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How Successful Writers Curate Ideas

Successful writers have found ways to overcome the trepidation of the blank page, and most don’t even consider “writer’s block” to be a real thing.

So what is it that separates these writers from you and me? Well, that will be the topic of tomorrow's Lede. 

+Jerod Morris and +Demian Farnworth answer such questions like: 

 - What is Demian’s two-part framework for idea curation?
 - What are the three elements of a persuasive argument you should be actively looking for when you research?
 - What are the features of Evernote that it make it such a useful tool for idea curation?
 - What is a commonplace book? And how does it work?

And don't forget, we'll also answer these burning questions, too: 

 - Whose mustache does Jerod want to rip off?
 - Who is Demian’s favorite rapper?

Stay tuned. 

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Wow, those are pretty cool. Talk about a good gift idea ... :-)
Loved the podcast, and everything you guys are doing.  I've created The CommonPlace Book in Evernote for myself, and I'm going to use the voice memo features to capture my ideas.  I'm always shuttling from one place to another, so audio recording works best for me.  And I'm training for a marathon, so I'm looking forward to a lot of creative ideas :)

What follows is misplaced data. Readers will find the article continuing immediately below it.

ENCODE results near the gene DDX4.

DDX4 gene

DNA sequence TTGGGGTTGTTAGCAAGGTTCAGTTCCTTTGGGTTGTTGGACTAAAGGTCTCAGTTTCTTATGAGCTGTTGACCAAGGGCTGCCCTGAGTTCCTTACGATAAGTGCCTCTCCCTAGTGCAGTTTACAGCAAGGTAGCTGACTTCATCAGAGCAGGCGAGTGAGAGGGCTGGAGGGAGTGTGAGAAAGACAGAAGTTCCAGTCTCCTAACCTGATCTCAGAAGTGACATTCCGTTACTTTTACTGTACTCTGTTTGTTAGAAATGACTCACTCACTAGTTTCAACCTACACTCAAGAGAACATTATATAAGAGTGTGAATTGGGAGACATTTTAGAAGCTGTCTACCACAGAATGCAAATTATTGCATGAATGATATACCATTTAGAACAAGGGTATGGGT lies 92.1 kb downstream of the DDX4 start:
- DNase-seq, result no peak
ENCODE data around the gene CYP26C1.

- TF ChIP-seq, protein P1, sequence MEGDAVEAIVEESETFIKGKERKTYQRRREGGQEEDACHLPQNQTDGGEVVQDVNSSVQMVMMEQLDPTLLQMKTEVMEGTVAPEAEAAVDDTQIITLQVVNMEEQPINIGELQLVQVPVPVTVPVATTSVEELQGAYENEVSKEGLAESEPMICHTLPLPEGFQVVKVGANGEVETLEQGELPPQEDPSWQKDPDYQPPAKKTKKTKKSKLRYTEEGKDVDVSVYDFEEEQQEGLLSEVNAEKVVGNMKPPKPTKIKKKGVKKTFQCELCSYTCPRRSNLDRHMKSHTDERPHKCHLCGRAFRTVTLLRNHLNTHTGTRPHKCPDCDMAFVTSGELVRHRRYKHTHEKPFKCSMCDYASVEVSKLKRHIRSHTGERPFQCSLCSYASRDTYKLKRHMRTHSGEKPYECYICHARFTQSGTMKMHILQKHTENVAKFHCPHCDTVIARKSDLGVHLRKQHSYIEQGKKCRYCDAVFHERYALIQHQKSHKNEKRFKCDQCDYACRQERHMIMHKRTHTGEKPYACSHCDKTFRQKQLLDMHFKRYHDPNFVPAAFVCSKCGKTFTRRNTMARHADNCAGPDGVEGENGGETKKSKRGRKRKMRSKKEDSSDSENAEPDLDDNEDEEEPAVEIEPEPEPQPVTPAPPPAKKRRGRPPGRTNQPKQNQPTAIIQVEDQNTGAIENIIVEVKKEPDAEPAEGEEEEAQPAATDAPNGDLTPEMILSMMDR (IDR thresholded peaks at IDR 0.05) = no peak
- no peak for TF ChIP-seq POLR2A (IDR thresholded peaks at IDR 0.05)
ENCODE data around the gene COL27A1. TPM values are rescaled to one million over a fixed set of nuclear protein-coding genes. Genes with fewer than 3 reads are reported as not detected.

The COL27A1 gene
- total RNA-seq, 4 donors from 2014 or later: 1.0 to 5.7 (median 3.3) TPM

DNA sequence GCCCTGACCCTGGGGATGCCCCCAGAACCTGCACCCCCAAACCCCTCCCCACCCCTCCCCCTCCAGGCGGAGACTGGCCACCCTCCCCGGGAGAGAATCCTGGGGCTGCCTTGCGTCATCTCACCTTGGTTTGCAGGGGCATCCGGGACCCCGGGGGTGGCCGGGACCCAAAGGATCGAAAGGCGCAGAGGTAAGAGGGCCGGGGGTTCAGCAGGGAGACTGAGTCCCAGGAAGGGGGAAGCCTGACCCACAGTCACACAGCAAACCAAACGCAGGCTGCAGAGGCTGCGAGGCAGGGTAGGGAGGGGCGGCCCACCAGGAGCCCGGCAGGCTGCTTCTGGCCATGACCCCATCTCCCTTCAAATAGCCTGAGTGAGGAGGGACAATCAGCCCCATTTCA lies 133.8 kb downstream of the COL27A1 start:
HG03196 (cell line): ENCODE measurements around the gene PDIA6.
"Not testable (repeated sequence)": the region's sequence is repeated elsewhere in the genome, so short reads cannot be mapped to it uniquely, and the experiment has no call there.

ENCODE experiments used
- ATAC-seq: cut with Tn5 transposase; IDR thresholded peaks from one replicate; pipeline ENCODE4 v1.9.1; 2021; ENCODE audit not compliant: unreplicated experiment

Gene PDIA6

Thanks for the comment +Stephen Borgman. I want to get into using the voice memo feature too. Next up on my idea curation list. :-)
I can relate to the passive ideas.  I'll be out for a run or walk and a great blog idea will pop in my head.  I'll make a note of it in my phone. Often, reading the newspaper or magazines will trigger a great idea too and I always give credit to the articles that triggered my idea.  Some of my ideas fall flat though, but I don't throw them out they go in a file.  Maybe in the future they'll work for something else.  Great podcast and thanks for the inspiration +Copyblogger +Jerod Morris +Demian Farnworth I have not heard of ever note so I'll check it out!
Great episode, guys. I had to listen twice to absorb it all.

I find that I'm often torn between my Moleskin and Evernote for keeping notes. In my experience, Evernote is more efficient and much easier to search through and organize thanks to tags. But I always feel like I retain more when I write by hand in a notebook -- probably because I write a lot slower than I type.

What seems to work best for me is to use my Moleskin for free writing and brainstorming and Evernote for gathering notes for a specific assignment.

Thanks for another entertaining and informative podcast!